Blankenstein Shemp 4 Victory Tue, 10/24/2017 - 14:22 Permalink

This.  She doesn't even have a degree in mathematics.  She should have ZERO input on any mathematics curriculum.   "Gutierrez has earned a Ph.D., Curriculum and Instruction, from the University of Chicago, 1995, an M.A., Curriculum and Instruction, from the University of Chicago, 1995, and a B.A., Human Biology, from Stanford University, 1990." http://www.lls.illinois.edu/faculty_staff/Rochelle_Gutierrez.html

In reply to by Shemp 4 Victory

STP Blankenstein Tue, 10/24/2017 - 16:50 Permalink

Do you want to see what SUPER STUPID looks like.  Read this stinking pile of feces from her bio page.  How about just teaching math?Gutierrez's current research focuses upon understanding the development of teacher practice and teaching communities that achieve equity in students' mathematics participation and achievement. She strives to situate teacher practice in a socio-cultural and political context of schooling and broader society. She is currently involved in three related research projects. The first project attempts to understand how a partnership between the mathematics department in a Chicago high school and a group of pre-service teachers at the University of Illinois influences the dispositions and practices of those (pre- and inservice-) teachers and their students. A second project is a year-long case study of 2 "secundarias" (middle schools) in Mexico, one of which has a long standing tradition of strong teacher community and student advancement and the other is a more traditional/individualistic teacher environment. The goals of that project are to undertand some of the cultural practices in mathematics teaching in Mexican secondary schools, as well as some of the relationships and tensions between teacher community and individual teacher practice. The third research project is more theoretical in its approach and builds upon the work of scholars in Latina/Latino Studies, specifically the notion of "Nepantla" and "conocimiento" in the work of Gloria Anzaldúa, in order to help reconceptualize what might count as knowledge for equity teaching. A long term goal is to understand what it takes to build equity-based teacher communities in places where they do not already exist.  Gutierrez has earned a Ph.D., Curriculum and Instruction, from the University of Chicago, 1995, an M.A., Curriculum and Instruction, from the University of Chicago, 1995, and a B.A., Human Biology, from Stanford University, 1990.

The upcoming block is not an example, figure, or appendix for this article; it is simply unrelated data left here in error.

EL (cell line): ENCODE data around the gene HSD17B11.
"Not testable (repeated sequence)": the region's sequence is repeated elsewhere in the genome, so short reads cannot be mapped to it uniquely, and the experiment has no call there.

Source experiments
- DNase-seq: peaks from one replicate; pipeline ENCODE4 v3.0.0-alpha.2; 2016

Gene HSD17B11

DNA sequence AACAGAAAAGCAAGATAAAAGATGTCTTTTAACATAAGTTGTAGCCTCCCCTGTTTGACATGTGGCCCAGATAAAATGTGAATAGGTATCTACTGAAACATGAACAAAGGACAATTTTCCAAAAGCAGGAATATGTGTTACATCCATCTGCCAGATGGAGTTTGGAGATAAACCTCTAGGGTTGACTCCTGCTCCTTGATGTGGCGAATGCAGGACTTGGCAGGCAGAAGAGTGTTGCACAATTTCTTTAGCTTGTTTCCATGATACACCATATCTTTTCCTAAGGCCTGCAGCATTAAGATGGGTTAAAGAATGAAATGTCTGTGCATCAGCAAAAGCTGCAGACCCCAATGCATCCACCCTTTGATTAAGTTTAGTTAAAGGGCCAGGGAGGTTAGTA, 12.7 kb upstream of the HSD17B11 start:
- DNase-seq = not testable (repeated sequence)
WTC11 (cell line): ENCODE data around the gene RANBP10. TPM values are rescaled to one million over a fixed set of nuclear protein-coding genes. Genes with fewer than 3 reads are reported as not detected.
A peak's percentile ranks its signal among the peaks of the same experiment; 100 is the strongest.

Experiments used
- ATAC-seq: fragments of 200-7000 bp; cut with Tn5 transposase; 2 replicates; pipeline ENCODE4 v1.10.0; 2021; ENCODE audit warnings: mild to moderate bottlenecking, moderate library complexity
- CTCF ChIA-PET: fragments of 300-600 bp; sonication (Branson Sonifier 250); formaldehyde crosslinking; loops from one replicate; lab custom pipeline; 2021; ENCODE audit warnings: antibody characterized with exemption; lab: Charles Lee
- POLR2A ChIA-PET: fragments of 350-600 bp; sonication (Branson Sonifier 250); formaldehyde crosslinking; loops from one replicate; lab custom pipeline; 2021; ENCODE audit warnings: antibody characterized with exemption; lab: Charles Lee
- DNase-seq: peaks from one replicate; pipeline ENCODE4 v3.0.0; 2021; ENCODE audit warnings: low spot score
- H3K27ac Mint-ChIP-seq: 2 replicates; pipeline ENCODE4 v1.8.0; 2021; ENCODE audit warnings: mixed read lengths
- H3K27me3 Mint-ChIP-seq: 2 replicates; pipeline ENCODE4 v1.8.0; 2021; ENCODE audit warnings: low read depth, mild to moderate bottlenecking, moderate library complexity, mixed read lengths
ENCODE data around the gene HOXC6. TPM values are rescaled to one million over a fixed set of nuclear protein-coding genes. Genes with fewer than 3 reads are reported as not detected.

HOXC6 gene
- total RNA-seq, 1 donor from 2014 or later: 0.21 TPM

In reply to by Blankenstein

bluez maxblockm Tue, 10/24/2017 - 16:41 Permalink

I would say there is such a thing as credible objectivity, but not absolute objectivity, since the human mind is not perfect. Credible subjectivity exists too, but it's a different thing.Unfortunately, in this age of greedy knowledge rationing, we have people like this woman who spent half her life in school, and who yet cannot actually think properly. This will not end well.

In reply to by maxblockm

Miffed Microbi… Shemp 4 Victory Tue, 10/24/2017 - 15:17 Permalink

I was required to meet a counselor because I hadn't chose my major in my second year of college. He said they advise students with no majors to pursue education because having no clear abilities or focus. Sadly I do have some talents as a teacher but that pissed me off so much I picked Biology on the spot.

Personally I think the brightest in any field should be in education ( if they have an ability to teach which is not necessarily linked to intelligence). The crop of teachers today seem to be challenged to walk and chew gum simultaneously and are held to no accountability. But, then again, so are the students. I guess it's just hopeless.

Miffed

In reply to by Shemp 4 Victory